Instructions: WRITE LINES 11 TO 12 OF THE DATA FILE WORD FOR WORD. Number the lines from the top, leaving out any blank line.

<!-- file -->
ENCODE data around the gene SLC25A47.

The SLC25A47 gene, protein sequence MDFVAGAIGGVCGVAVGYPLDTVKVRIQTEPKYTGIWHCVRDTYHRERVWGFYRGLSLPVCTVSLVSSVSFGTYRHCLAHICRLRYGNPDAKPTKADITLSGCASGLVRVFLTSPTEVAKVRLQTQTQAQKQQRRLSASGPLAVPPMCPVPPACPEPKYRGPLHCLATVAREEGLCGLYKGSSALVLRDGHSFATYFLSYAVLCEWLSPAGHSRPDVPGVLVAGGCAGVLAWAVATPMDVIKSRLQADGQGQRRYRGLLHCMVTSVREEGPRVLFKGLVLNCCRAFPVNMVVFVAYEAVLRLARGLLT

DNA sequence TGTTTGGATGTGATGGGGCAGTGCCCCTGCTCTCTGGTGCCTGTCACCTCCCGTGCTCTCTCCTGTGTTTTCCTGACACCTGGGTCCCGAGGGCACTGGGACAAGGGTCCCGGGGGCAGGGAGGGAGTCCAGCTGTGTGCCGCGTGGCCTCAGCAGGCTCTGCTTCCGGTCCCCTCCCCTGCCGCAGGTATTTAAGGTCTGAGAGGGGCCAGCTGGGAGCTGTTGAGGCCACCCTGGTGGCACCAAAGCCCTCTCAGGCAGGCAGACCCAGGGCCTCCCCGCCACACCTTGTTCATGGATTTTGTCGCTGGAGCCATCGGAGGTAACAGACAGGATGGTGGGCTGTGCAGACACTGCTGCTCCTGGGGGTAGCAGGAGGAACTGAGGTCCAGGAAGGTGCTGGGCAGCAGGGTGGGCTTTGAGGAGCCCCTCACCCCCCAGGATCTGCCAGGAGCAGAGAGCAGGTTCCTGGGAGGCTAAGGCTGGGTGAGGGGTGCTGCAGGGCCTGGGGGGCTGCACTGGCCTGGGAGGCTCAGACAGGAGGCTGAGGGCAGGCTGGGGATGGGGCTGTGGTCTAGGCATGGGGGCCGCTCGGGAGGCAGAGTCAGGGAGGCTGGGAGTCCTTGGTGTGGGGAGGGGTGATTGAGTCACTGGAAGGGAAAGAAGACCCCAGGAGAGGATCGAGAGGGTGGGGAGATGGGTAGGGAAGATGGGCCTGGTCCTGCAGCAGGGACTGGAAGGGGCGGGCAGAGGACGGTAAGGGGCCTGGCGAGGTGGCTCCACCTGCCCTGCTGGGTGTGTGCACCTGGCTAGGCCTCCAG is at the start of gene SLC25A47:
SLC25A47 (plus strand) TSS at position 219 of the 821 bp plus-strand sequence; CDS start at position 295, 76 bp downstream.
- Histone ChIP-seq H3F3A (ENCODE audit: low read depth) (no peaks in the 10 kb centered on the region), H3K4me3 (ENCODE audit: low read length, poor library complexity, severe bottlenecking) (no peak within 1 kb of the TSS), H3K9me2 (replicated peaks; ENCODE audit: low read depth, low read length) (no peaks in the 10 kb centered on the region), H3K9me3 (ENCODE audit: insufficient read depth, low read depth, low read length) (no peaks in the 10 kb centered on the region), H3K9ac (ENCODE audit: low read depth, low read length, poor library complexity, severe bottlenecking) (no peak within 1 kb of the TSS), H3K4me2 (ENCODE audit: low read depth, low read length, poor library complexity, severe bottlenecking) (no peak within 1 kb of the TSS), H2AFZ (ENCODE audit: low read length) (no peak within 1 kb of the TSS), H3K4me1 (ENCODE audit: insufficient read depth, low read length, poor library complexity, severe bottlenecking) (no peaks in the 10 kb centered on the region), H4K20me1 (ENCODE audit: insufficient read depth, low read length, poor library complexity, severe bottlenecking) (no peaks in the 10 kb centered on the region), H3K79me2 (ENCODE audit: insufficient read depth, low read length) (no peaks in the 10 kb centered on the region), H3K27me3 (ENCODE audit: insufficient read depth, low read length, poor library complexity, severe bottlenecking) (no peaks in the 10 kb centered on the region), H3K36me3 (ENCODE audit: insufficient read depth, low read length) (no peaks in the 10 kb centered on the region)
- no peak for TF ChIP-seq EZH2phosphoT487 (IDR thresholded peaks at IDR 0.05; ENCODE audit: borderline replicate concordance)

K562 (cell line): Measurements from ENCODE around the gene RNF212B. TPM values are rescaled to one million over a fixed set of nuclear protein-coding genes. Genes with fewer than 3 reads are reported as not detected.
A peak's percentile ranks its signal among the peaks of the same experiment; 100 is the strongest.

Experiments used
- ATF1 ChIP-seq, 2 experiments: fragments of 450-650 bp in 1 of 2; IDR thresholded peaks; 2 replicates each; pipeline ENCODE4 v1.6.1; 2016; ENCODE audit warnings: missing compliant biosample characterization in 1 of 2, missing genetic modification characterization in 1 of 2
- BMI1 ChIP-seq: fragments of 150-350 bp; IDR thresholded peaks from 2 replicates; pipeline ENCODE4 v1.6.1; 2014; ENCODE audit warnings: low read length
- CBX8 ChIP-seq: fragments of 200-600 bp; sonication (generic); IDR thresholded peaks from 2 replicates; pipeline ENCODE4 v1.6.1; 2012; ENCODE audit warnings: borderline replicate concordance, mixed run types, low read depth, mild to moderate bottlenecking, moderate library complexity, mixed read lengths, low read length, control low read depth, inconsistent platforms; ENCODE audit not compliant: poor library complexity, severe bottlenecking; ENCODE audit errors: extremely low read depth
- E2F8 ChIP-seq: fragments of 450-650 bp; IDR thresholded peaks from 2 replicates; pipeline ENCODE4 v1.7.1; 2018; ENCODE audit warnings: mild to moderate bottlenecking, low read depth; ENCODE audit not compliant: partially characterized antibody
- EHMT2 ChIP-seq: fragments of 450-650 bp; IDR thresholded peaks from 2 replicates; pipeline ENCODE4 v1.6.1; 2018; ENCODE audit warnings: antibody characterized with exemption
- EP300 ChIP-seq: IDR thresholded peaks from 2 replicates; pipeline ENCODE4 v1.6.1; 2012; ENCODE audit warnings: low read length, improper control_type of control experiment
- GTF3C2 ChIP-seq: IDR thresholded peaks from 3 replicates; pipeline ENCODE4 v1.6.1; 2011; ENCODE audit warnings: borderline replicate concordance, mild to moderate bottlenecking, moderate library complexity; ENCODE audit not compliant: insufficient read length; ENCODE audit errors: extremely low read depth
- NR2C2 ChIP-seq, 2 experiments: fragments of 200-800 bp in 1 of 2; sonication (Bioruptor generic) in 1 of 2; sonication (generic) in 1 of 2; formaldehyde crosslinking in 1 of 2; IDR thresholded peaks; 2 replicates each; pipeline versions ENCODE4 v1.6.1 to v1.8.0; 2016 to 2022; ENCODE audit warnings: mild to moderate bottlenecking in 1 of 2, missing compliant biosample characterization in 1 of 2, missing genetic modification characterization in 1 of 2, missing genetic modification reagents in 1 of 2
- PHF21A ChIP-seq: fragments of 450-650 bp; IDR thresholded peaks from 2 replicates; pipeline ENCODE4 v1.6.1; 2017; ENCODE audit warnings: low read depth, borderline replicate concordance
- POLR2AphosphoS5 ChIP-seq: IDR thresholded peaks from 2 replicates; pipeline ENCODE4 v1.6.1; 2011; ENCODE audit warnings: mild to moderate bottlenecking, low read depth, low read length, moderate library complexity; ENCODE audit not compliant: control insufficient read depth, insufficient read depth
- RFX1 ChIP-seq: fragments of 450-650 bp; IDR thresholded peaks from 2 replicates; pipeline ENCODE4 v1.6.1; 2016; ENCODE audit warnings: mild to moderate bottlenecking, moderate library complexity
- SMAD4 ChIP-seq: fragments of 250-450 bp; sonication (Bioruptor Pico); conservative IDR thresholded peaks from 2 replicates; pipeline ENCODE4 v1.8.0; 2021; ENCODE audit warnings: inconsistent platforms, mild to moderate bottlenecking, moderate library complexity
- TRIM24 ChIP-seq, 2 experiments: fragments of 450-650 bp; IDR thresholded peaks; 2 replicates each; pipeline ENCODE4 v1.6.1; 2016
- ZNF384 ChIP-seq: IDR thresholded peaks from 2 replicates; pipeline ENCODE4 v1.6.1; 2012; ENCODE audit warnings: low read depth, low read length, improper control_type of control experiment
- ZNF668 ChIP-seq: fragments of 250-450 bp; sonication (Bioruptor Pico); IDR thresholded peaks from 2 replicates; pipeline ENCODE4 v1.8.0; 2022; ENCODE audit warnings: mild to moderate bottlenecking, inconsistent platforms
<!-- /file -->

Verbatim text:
- BMI1 ChIP-seq: fragments of 150-350 bp; IDR thresholded peaks from 2 replicates; pipeline ENCODE4 v1.6.1; 2014; ENCODE audit warnings: low read length
- CBX8 ChIP-seq: fragments of 200-600 bp; sonication (generic); IDR thresholded peaks from 2 replicates; pipeline ENCODE4 v1.6.1; 2012; ENCODE audit warnings: borderline replicate concordance, mixed run types, low read depth, mild to moderate bottlenecking, moderate library complexity, mixed read lengths, low read length, control low read depth, inconsistent platforms; ENCODE audit not compliant: poor library complexity, severe bottlenecking; ENCODE audit errors: extremely low read depth